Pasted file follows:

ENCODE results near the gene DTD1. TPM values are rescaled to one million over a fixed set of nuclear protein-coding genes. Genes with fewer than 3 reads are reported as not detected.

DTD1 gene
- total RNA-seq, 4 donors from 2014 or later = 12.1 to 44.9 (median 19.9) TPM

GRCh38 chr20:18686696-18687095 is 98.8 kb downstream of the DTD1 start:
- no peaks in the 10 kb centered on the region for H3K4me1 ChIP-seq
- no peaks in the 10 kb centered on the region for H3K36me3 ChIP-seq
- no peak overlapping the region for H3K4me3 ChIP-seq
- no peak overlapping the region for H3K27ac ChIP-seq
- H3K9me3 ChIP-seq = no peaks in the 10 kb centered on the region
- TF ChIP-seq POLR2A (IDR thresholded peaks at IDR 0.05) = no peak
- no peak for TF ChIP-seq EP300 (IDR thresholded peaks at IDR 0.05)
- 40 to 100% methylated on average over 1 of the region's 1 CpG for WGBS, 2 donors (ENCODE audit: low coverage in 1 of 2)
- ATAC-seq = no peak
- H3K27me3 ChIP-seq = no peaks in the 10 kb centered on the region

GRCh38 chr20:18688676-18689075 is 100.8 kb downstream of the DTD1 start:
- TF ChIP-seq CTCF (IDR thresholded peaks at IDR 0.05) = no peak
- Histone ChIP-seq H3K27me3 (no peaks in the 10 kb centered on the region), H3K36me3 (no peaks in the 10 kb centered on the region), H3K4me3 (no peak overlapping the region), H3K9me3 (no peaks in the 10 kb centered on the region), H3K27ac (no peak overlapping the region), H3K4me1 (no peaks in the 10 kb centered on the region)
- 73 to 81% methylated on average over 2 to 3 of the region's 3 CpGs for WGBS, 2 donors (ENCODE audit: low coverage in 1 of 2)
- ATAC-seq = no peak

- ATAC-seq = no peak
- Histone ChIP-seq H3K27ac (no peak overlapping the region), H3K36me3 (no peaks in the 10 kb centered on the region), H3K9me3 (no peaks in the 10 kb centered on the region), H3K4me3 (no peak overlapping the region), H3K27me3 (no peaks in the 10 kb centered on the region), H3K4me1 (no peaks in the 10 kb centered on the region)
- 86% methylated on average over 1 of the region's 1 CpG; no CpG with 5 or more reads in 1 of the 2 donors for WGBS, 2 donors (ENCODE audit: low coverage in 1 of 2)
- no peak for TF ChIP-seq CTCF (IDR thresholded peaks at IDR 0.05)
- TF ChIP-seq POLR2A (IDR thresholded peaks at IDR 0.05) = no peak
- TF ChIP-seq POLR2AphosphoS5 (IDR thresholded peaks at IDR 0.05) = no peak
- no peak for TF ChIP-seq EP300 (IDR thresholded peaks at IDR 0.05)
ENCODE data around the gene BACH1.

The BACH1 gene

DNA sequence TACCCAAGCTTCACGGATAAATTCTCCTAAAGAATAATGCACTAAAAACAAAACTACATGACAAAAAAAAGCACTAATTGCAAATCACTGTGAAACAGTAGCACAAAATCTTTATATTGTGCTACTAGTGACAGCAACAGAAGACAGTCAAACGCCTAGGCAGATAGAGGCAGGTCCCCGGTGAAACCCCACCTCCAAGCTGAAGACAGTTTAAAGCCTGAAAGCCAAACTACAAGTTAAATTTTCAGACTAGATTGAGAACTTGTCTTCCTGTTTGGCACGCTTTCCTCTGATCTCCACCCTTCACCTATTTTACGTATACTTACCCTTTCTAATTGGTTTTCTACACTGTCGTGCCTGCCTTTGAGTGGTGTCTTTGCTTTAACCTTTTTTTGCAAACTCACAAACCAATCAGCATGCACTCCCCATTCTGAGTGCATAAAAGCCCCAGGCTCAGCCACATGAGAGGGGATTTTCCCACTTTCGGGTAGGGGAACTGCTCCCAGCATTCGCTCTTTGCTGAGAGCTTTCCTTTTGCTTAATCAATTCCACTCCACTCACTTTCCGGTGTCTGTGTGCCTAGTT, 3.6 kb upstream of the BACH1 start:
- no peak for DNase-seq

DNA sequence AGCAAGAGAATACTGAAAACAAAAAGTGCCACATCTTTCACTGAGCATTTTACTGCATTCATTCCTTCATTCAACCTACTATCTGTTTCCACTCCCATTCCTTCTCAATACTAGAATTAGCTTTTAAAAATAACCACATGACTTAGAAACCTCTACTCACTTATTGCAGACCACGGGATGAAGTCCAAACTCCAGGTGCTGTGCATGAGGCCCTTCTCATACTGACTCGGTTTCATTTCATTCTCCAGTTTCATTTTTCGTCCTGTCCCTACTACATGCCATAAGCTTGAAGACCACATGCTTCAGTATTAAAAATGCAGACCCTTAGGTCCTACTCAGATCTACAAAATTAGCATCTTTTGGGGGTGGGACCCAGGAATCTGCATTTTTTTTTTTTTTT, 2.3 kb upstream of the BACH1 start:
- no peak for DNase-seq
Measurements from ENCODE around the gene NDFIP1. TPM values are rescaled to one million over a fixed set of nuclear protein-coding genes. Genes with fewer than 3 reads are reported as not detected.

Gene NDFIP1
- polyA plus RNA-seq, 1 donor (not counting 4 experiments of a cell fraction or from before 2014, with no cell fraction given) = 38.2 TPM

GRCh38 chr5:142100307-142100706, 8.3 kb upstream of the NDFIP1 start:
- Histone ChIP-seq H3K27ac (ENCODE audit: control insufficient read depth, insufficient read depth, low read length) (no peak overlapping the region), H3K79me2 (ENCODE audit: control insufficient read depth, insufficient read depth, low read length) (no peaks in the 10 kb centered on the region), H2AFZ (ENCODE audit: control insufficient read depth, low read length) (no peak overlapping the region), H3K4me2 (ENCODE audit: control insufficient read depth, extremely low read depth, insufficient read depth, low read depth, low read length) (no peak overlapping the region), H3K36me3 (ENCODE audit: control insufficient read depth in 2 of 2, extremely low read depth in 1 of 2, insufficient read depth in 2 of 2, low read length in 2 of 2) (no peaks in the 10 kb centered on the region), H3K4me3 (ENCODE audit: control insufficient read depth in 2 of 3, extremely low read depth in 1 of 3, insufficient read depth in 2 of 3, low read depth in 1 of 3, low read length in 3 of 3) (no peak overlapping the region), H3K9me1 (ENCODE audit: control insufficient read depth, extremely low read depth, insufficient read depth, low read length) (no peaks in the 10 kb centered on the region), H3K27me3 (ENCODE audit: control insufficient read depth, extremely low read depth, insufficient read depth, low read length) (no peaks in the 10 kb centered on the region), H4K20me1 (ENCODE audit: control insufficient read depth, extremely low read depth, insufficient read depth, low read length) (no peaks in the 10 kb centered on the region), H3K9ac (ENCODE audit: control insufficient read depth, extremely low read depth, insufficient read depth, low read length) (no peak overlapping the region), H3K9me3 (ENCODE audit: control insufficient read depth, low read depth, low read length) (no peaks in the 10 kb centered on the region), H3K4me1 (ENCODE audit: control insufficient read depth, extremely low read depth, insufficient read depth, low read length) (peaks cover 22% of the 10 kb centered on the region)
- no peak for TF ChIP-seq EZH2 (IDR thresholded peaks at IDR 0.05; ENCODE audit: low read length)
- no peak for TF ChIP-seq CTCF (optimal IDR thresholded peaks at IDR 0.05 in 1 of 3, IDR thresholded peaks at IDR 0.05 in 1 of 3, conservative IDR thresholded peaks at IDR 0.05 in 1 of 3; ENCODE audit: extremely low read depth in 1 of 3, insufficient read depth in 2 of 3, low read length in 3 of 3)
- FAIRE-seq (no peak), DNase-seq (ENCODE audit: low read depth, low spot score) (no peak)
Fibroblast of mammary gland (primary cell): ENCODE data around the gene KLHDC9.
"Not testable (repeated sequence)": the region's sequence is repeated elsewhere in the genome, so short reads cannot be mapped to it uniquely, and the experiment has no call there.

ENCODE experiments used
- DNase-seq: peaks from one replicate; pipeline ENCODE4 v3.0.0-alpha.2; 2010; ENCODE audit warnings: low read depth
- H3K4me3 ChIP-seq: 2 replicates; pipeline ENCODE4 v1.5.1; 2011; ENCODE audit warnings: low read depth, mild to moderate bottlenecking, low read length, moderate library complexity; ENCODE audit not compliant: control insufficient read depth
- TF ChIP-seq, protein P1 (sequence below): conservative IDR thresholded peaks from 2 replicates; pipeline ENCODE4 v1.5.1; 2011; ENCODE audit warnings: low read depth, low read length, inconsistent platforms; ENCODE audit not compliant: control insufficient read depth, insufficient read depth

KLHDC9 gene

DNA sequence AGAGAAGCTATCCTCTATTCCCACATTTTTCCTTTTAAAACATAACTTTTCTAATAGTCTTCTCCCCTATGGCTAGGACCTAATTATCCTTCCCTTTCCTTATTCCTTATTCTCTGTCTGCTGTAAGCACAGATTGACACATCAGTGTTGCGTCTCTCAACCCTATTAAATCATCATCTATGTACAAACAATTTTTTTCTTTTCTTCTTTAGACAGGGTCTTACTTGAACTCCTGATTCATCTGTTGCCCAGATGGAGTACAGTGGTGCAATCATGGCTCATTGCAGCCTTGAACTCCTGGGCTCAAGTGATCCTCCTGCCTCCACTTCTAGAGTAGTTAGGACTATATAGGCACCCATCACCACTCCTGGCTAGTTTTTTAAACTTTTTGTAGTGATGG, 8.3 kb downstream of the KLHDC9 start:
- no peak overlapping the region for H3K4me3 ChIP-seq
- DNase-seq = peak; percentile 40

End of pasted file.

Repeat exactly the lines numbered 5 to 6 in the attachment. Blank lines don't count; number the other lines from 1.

- no peaks in the 10 kb centered on the region for H3K4me1 ChIP-seq
- no peaks in the 10 kb centered on the region for H3K36me3 ChIP-seq